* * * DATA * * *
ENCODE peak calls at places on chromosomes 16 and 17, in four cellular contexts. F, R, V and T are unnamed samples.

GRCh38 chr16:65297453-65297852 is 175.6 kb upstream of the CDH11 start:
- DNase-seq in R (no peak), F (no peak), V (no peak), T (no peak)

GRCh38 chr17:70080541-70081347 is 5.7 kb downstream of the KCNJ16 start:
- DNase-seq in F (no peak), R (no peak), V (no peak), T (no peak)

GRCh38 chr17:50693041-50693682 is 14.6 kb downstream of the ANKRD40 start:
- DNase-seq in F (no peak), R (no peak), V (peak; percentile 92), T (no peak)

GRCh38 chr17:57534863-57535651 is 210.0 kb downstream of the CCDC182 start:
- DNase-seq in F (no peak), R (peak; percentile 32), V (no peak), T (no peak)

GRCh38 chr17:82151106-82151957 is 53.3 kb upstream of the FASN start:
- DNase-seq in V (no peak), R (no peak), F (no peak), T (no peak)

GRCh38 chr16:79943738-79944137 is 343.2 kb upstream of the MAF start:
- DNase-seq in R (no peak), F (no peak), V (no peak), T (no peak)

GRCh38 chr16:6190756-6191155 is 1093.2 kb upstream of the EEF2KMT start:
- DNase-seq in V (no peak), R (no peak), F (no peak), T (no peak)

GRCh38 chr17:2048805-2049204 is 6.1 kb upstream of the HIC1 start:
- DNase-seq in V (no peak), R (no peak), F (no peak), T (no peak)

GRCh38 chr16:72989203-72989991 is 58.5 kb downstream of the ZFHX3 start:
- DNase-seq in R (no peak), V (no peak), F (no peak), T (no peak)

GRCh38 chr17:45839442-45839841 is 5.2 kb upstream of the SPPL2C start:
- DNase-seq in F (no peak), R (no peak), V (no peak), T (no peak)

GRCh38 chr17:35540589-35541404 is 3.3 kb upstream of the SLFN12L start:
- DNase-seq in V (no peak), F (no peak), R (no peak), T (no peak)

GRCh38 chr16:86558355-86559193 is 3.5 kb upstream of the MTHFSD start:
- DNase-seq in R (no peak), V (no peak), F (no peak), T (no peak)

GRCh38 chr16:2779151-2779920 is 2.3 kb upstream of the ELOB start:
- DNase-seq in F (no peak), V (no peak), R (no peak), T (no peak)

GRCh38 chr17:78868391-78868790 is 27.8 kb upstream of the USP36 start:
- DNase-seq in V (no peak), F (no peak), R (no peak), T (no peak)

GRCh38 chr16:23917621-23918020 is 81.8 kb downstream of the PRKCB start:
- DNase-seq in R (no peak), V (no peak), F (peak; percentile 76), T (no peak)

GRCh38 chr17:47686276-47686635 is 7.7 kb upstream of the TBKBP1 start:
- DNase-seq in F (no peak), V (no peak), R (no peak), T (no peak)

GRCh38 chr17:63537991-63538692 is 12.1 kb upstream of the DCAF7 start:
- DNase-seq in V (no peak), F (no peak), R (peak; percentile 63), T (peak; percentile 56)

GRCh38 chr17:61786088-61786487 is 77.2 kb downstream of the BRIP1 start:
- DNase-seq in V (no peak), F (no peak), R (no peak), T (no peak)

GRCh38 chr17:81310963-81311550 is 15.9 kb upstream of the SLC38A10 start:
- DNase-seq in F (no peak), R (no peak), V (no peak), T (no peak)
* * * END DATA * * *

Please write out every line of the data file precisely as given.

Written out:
ENCODE peak calls at places on chromosomes 16 and 17, in four cellular contexts. F, R, V and T are unnamed samples.

GRCh38 chr16:65297453-65297852 is 175.6 kb upstream of the CDH11 start:
- DNase-seq in R (no peak), F (no peak), V (no peak), T (no peak)

GRCh38 chr17:70080541-70081347 is 5.7 kb downstream of the KCNJ16 start:
- DNase-seq in F (no peak), R (no peak), V (no peak), T (no peak)

GRCh38 chr17:50693041-50693682 is 14.6 kb downstream of the ANKRD40 start:
- DNase-seq in F (no peak), R (no peak), V (peak; percentile 92), T (no peak)

GRCh38 chr17:57534863-57535651 is 210.0 kb downstream of the CCDC182 start:
- DNase-seq in F (no peak), R (peak; percentile 32), V (no peak), T (no peak)

GRCh38 chr17:82151106-82151957 is 53.3 kb upstream of the FASN start:
- DNase-seq in V (no peak), R (no peak), F (no peak), T (no peak)

GRCh38 chr16:79943738-79944137 is 343.2 kb upstream of the MAF start:
- DNase-seq in R (no peak), F (no peak), V (no peak), T (no peak)

GRCh38 chr16:6190756-6191155 is 1093.2 kb upstream of the EEF2KMT start:
- DNase-seq in V (no peak), R (no peak), F (no peak), T (no peak)

GRCh38 chr17:2048805-2049204 is 6.1 kb upstream of the HIC1 start:
- DNase-seq in V (no peak), R (no peak), F (no peak), T (no peak)

GRCh38 chr16:72989203-72989991 is 58.5 kb downstream of the ZFHX3 start:
- DNase-seq in R (no peak), V (no peak), F (no peak), T (no peak)

GRCh38 chr17:45839442-45839841 is 5.2 kb upstream of the SPPL2C start:
- DNase-seq in F (no peak), R (no peak), V (no peak), T (no peak)

GRCh38 chr17:35540589-35541404 is 3.3 kb upstream of the SLFN12L start:
- DNase-seq in V (no peak), F (no peak), R (no peak), T (no peak)

GRCh38 chr16:86558355-86559193 is 3.5 kb upstream of the MTHFSD start:
- DNase-seq in R (no peak), V (no peak), F (no peak), T (no peak)

GRCh38 chr16:2779151-2779920 is 2.3 kb upstream of the ELOB start:
- DNase-seq in F (no peak), V (no peak), R (no peak), T (no peak)

GRCh38 chr17:78868391-78868790 is 27.8 kb upstream of the USP36 start:
- DNase-seq in V (no peak), F (no peak), R (no peak), T (no peak)

GRCh38 chr16:23917621-23918020 is 81.8 kb downstream of the PRKCB start:
- DNase-seq in R (no peak), V (no peak), F (peak; percentile 76), T (no peak)

GRCh38 chr17:47686276-47686635 is 7.7 kb upstream of the TBKBP1 start:
- DNase-seq in F (no peak), V (no peak), R (no peak), T (no peak)

GRCh38 chr17:63537991-63538692 is 12.1 kb upstream of the DCAF7 start:
- DNase-seq in V (no peak), F (no peak), R (peak; percentile 63), T (peak; percentile 56)

GRCh38 chr17:61786088-61786487 is 77.2 kb downstream of the BRIP1 start:
- DNase-seq in V (no peak), F (no peak), R (no peak), T (no peak)

GRCh38 chr17:81310963-81311550 is 15.9 kb upstream of the SLC38A10 start:
- DNase-seq in F (no peak), R (no peak), V (no peak), T (no peak)